A modern coble captured by Nigel Coates
Let’s go almost as far north as we can in England, to the Holy Island of Lindisfarne. There are many stories of the early saints of Holy Island, and we can come back to Cuthbert, Aidan and their companions again. But today I’m retelling a cautionary tale of the last two centuries, from Richard Perry’s 1946 book A Naturalist on Lindisfarne. It is worth the telling because we need to take care of our earth and the seas that surround it.
The morning I wrote this piece there were fishermen on the radio convinced that Brexit would lead to greater catches for themselves with the European nations excluded from their grounds.
Perry suggests this is unlikely to happen.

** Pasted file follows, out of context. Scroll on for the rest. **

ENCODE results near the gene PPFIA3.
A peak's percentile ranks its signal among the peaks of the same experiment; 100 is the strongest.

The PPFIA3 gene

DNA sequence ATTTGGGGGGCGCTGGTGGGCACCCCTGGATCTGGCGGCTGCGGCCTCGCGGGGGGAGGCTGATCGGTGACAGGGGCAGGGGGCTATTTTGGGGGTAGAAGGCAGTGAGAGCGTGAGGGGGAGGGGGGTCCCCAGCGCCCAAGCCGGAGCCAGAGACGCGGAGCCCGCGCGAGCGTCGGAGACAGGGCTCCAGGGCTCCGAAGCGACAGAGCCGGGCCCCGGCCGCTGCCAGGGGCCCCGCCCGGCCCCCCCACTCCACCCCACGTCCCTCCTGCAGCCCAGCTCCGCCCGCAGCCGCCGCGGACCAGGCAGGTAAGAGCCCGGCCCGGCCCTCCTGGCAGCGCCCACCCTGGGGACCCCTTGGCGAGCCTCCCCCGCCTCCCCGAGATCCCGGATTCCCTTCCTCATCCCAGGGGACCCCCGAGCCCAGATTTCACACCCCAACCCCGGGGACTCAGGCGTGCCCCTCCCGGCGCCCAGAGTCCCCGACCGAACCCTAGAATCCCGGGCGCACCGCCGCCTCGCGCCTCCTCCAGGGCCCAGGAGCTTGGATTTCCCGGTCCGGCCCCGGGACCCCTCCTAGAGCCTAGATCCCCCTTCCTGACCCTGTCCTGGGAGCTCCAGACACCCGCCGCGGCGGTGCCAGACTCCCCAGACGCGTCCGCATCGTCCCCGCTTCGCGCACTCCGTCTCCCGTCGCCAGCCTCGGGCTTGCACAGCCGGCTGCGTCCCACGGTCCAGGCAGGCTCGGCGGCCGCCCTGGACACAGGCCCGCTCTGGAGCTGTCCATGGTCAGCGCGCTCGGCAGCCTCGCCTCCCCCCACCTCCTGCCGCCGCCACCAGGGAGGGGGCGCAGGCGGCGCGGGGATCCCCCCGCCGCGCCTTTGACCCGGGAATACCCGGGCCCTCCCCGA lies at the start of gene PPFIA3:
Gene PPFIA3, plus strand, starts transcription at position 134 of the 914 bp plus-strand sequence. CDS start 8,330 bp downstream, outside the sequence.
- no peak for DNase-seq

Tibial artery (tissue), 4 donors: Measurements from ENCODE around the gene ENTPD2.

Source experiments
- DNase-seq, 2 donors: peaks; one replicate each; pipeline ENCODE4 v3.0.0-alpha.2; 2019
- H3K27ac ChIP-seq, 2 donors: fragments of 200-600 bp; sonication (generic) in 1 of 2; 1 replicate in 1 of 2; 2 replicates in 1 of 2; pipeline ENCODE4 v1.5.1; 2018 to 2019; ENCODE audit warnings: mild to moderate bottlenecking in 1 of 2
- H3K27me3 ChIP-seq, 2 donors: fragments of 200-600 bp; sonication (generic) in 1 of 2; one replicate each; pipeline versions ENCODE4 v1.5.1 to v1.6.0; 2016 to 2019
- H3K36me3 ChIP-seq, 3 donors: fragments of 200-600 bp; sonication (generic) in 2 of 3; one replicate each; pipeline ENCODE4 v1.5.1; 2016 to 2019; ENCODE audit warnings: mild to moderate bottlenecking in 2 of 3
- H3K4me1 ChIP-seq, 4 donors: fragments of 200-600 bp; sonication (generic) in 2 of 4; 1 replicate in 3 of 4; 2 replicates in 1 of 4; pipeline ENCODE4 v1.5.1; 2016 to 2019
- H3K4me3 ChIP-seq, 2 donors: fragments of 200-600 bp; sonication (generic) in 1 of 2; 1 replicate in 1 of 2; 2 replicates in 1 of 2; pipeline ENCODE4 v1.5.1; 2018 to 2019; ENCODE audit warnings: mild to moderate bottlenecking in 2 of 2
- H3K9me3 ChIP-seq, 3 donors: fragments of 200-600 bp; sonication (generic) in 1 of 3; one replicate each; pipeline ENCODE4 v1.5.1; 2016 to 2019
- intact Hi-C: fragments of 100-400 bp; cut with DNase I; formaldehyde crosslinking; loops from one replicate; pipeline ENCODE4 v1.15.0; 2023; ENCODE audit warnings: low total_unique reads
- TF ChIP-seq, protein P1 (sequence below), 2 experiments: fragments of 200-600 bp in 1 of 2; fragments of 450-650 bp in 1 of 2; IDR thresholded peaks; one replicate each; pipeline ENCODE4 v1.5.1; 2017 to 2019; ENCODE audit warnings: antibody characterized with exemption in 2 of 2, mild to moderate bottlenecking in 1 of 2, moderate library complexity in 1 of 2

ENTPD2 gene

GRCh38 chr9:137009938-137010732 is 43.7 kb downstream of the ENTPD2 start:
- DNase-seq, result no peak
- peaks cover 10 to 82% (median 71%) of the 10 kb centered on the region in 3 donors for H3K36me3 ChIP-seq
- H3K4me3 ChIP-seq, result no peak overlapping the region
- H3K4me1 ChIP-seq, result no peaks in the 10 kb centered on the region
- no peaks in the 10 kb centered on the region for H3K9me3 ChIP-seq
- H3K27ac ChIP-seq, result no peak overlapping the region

He tells how over-fishing at the end of the nineteenth century led to the end of the herring industry. The fishermen took to catching white fish inshore, but
‘light trawling during the war of 1914-18 brought relief to over-trawled fishing and spawning grounds and allowed the white fish to increase to their immemorial millions at a time when inshore fishermen were beginning to suffer from the effects of this over-fishing. But within a few years of the end of the war the trawler fleets were again cleaning up the inshore grounds of both lobsters and white fish; just as the drifters had destroyed the inshore herring fishing. By 1931 the catches of the ten Island cobles were only ten or twenty per cent of those taken before or after the war…
‘With the year 1945 at an end …events will no doubt conform to the post 1914-18 pattern, with seven or ten good years inshore fishing, before the trawlers have swept the grounds clean of all marketable fish.’
Let us pray for wisdom all round as Britain and Europe’s leaders negotiate every aspect of their new relationship. May God’s earth, sea and air not be forgotten! And let us pray for all fishermen and all at peril on the Sea.